Stazione Livorno a Guide for the City

Stazione Livorno a Guide for the City 
(curated by  K.Anguelova, S.Boccalini e A.Poggianti)
(editorial project , ed.Gli Ori)

And Polo said: “The inferno of the living […] is already here, the inferno where we live every day, that we form by being together. There are two ways to escape suffering it. The first is easy for many: accept the inferno and become such a part of it that you can no longer see it. The second is risky and demands constant vigilance and apprehension; seek and learn to recognize who and what, in the midst of the inferno, are not inferno, then make them endure, give them space.”

Italo Calvino, Invisible Cities (1972)


When Alessandra and Katia asked me to work with them on the formulation of a project for the city of Livorno, I immediately began to think about the possibility of activating an operative process that would permit us to interpret the city not with our eyes, but through the eyes of others.

What could be a better container for this project than a “tour guide”, a place where anyone could narrate their city, through their own experience, but also through their own desires, a place in which to construct an overview of the city, outside of established approaches and schemes? Therefore we began to contact, in various ways, a series of people who became our eyes, our gaze at the city, our guide through the complex grids that form the experienced life of the city.

We were interested precisely in life experience: personal experience as a part of collective experience. This time, though, the people did not remain anonymous and their stories did not blend with the official history; instead, they became the protagonists, assuming the responsibility of constructing a new way of interpreting a community and its territory.

The multiplicity and heterogeneity of this work group offered us the tools and means to obtain an original overview of Livorno, which in spite of its partial character managed to provide an interesting vision, full of stimuli and moments of reflection, a sort of starting point for a way of rethinking the city. To narrate the city and to try to understand its possibilities of development. Cities are being transformed at such a fast pace that we are not able to grasp the changes until they have already happened.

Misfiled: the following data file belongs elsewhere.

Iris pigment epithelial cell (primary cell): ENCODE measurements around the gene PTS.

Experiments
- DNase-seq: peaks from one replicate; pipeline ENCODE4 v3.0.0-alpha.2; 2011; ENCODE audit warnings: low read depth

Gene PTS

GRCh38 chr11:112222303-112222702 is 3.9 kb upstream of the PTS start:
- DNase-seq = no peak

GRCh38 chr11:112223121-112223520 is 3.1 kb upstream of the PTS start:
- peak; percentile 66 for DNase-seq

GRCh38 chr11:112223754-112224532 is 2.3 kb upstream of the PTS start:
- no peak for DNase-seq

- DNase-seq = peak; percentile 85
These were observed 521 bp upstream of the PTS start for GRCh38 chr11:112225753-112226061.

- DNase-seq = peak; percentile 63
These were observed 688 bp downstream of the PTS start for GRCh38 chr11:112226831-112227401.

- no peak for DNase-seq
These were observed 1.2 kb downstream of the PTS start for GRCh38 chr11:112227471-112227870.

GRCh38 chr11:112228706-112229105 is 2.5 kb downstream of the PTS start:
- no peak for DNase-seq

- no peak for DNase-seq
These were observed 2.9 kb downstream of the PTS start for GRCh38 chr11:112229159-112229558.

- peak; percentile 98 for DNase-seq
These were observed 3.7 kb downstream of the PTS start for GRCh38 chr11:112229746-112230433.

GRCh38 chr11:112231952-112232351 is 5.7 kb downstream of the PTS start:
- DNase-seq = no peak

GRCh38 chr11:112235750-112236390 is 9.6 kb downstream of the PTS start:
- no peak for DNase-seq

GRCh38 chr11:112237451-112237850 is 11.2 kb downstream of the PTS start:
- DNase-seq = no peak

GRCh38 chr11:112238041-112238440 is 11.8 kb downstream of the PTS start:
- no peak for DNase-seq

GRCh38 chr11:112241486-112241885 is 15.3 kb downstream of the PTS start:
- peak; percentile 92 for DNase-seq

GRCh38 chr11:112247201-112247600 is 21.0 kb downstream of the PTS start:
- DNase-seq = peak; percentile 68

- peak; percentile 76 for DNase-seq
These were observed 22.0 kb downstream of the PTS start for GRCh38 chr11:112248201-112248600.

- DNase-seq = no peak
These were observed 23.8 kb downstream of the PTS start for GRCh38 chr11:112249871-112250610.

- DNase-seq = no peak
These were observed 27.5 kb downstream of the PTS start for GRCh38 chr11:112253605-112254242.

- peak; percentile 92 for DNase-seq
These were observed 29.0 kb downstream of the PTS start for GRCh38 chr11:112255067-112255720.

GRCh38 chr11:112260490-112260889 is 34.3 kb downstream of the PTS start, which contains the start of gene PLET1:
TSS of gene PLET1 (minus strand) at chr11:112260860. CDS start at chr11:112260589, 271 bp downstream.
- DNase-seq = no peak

Narrating means reflecting, taking stock of the situation, and if there are many narratives then there are many dots to connect, to form that grid that serves as a moment of reflection for any social structure we want to construct.

The contemporary city embodies major conflicts and great hopes. It is the place where the contradictions of globalization are visible, the place where vivid differences are forced to come to terms with each other and to experiment to find solutions. But it is also a place that can become a model of development if man is able to avoid losing control over the economics of the situation.

Cities today, in fact, are also the product of capital that moves with great speed, and of complex human migrations. Perhaps the most visible aspect is the battle for space: the struggle for the space of life as opposed to the space of the economy, and the struggle to belong, regarding who belongs to what place, and what are the rights of citizenship.

Giving people the chance to narrate their own city is a first step toward reappropriation of the condition of being a citizen, which has nothing to do with being a citizen of this or that country, but means being part of a community, playing an active role in its processes of transformation; and the differences become the strong point on which to construct a new way of making a community. The global economy is transforming the way we live in the city; the space of the economy takes over physical and social spaces, triggers complex migrations. So inside the city new situations are created that alter the relationships among people. New behaviors and habits emerge that can have a profound impact on communities.

For years my work has been concentrated on operations inside communities, which case by case become the territory in which to activate processes of knowledge and exchange.

The problem each time is to manage to create a sense of belonging that is not only linked to the history of the territory, but starts with that history to determine new forms of belonging. This means that communities today are not the ones passed down to us by history, but those that we manage to construct, one by one, to represent ourselves inside a social system that very often no longer has the capacity, precisely in its constituent organisms, to represent us.

These new scenarios force us to make continuous shifts between the complex fabrics of social life inside the city. As a result, we have to find new ways to map urban spaces, to construct new cartographic approaches, considering the possibility that the explorations are not finished, but begin anew precisely in the places we think we know, but actually know only in terms of appearances and official narratives. The experience in Livorno was precisely an attempt to put aside appearances and official versions, seeking amidst hidden networks the positive signals on which to construct new forms of belonging and new ways of living in the city.
(Stefano Boccalini)